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Kittaning pastor does more than just preach |

Kittaning pastor does more than just preach

Tom Mitchell
| Saturday, May 31, 2008 12:00 a.m

KITTANNING — Not many pastors are welcomed to a new church by a congregation of 14 unhappy and mistrustful people, but that’s exactly the situation the Rev. David Wilson and his wife Gale found themselves in 1997.

Now more than a decade later, St. Paul’s Episcopal Church has almost 100 members and Wilson says it’s time for a change. Earlier this month, Wilson resigned as rector to accept a position as pastor at St. David’s Episcopalian Church in Peters Township, Washington County.

“I arrived to what I would describe as a ‘wounded’ parish,” Wilson said. “There had been a lot of problems here and because of certain situations the church’s reputation was damaged. There was a lot of mistrust of clergy by the parishioners. There were only 14 members of the parish left when I held my first Sunday service here.

“There was no Sunday School, no youth ministry and only four, very elderly people made up the choir. By elderly I mean that they could all remember the events of Pearl Harbor and World War II. Those were difficult times, but my wife Gale and I rose to the challenge.”

Wilson said rebuilding the church was a slow and difficult process. To rekindle interest in the church Wilson said he knew he had to gain people’s confidence as a pastor. He became active in community affairs by joining the Kittanning Ministerium, and later, the Kiwanis and Rotary Clubs. He also became active with a Cub Scout troop.

“We realized the need for outreach and the need to become an effective force in the community. I asked members to support the local food bank and to do what we could to help alleviate poverty by aiding the local chapter of The Salvation Army.”

While looking to temporal needs of the community, Wilson also had a concern for the community’s and his parish’s spiritual life. He was instrumental in establishing a community-wide marriage policy that was agreed to by many Kittanning area churches.

“Basically, the marriage policy defines marriage as a life long union in the traditional role of man and woman.” he said. “It does not recognize same-sex marriage. As a church we also upheld a pro-life position. We supported Life Choices, a pro-life organization that counsels and aids expectant mothers. We also supported HAVIN, the local shelter for victims of spousal abuse. These things helped pull the church together and win back members who had left and attract new members.”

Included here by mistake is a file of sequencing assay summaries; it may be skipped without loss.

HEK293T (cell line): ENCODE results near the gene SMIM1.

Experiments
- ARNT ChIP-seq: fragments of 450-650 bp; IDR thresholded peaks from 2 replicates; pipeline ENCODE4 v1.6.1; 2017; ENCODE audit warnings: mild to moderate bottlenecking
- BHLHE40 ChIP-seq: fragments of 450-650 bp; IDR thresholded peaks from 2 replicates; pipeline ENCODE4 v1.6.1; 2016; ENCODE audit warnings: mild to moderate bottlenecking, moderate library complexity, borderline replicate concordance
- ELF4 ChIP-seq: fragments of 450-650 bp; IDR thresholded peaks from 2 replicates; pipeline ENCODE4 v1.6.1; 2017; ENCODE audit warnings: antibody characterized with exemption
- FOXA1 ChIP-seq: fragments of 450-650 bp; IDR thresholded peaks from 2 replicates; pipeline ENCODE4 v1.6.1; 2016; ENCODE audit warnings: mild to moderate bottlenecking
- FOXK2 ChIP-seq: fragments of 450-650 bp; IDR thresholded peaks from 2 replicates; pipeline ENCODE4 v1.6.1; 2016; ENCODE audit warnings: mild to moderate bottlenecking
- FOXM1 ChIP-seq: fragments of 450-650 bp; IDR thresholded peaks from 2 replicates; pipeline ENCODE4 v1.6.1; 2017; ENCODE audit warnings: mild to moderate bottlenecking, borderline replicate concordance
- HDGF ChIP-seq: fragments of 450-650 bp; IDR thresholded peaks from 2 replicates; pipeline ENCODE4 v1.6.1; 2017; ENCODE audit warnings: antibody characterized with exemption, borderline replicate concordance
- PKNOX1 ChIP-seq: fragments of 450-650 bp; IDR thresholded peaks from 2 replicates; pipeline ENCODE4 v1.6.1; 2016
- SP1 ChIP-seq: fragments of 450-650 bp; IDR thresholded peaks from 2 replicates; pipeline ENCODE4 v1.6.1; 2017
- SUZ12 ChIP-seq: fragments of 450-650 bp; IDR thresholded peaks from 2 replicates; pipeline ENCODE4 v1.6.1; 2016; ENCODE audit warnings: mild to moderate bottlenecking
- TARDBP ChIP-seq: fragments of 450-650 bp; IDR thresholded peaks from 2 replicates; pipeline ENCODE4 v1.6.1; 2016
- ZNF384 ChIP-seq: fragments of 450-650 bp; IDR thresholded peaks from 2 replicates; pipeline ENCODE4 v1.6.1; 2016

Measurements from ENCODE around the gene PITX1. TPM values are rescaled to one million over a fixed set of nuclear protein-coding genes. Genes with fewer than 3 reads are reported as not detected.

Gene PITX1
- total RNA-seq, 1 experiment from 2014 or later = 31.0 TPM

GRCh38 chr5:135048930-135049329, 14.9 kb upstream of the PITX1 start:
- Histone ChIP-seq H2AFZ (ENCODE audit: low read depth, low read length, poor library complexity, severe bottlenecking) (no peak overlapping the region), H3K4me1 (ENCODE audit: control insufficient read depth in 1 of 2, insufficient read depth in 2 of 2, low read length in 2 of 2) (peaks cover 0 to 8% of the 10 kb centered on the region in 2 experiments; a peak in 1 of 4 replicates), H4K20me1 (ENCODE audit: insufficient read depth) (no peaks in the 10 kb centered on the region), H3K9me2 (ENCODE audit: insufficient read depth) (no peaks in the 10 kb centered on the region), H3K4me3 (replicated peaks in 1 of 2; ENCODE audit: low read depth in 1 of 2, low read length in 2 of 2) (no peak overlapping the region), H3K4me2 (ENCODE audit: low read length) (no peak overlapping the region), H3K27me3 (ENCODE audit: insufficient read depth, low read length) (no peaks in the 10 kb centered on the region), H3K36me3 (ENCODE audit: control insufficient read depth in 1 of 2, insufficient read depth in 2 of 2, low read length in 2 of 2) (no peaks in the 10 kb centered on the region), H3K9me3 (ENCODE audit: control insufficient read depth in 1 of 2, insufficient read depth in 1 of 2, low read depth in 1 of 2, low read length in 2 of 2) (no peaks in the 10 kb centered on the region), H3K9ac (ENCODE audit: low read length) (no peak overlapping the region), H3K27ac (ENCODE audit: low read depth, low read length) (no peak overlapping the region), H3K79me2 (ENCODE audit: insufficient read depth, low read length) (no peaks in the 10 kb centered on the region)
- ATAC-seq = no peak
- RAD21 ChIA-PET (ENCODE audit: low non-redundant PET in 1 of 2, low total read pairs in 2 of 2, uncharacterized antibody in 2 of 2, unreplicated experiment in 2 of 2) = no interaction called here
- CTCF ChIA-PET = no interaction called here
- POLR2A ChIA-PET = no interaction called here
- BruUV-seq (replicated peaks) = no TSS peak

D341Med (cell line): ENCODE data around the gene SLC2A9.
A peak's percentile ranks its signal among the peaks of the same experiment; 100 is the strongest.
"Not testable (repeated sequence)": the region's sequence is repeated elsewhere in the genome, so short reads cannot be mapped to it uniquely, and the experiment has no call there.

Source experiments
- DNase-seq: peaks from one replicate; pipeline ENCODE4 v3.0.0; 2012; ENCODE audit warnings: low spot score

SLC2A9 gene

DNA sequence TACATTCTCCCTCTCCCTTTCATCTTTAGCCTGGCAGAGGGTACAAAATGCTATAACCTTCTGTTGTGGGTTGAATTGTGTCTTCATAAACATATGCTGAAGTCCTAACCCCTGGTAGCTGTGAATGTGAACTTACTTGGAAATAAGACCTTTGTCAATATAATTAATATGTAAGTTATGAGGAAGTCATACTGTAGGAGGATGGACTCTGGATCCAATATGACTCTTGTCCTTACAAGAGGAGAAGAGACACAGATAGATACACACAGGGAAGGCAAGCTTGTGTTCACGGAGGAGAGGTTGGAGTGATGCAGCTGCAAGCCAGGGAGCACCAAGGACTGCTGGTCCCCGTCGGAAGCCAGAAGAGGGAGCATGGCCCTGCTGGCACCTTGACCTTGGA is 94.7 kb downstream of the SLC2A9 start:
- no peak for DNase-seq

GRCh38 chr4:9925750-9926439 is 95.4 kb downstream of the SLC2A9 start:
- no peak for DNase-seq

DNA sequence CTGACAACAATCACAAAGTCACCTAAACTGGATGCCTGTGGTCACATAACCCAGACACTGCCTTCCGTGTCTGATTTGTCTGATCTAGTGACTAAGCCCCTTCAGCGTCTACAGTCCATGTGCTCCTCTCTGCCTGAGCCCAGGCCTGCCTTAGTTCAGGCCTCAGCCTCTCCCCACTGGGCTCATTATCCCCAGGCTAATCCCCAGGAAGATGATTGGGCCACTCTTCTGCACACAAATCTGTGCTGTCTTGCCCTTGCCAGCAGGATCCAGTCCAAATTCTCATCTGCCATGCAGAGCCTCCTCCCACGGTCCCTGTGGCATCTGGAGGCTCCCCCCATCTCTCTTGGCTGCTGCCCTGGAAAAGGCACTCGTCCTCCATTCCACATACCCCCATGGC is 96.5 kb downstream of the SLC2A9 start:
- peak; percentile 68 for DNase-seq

While problems in his local parish have faded into history, Wilson said there are other and greater issues affecting the Episcopalian community in the United States. However, he said those issues have nothing to do with his resignation from St. Paul’s.

Wilson was referring to what he believes is a coming split in the American church over the issue of homosexuality. Wilson said the issue came to the forefront when national Episcopalian leaders consecrated the Rev. V. Gene Robinson, an openly gay member of the clergy, as bishop in Durham, N.H., in November 2003. About the same time Wilson said the church recognized same-sex marriages.

The Rev. Robert Duncan, Bishop of the Pittsburgh Episcopalian Diocese, vehemently opposed Robinson’s consecration and the church’s stand on gay marriages. Wilson said he and many members of St. Paul’s are ardent supporters of Duncan’s stand. Wilson said he feels the matter will divide the church in the near future.

“In October or November a vote will be taken on this issue,” he said. “What is likely to happen is that the Pittsburgh Diocese will leave the Episcopal Church of the USA.”

Wilson said what may come about as a result of a split is an affiliation with the Province of the Southern Curve, meaning a union of a number of Episcopalian churches in the U.S. with churches in the southern half of South America.

“I’m leaving St. Paul’s” Wilson said, “but I’m not leaving serving the Lord. If a split happens, and it’s likely that it will, our diocese will leave the Episcopal church but not the Anglican Community. We’ll be faithful to a more biblical stance, that’s all.”

However, Wilson added that the divisive issue is not clear cut in every parish. He said many parishes will have people who want to remain with the present Episcopal church while others may vote to leave.

“The big issue will be property,” he said. “The matter of who owns the churches will be settled in the courts and I can see the lawyers lining up already. All we can do in the meantime is pray and remain committed to what we believe the Bible teaches, and continue to preach the Gospel.”

Wilson said one regret he has is that he missed an opportunity for fame and fortune in Hollywood.

“During the filming of the ‘Mothman Prophecies’ the film crew shot several scenes in our church,”‘ he said. “In one scene I actually shook hands with Richard Gere. As it turned out, those scenes ended up on the cutting room floor. We have a good chuckle about that even today.”

Wilson, a native of the Philadelphia area, said he has worked full time in the Episcopalian ministry for the past 22 years. He and his wife Gale have two grown children, a son Greg, 30, who is teacher in the Butler School District, and a daughter, Hannah, 28, a fashion designer, living in New York City. The Wilsons will celebrate their 35th wedding anniversary in November.

During the past several days, Wilson spent several hours each morning at St. Paul’s Church bidding farewells to members of his parish. His final service at St. Paul’s is at 8 a.m. tomorrow.

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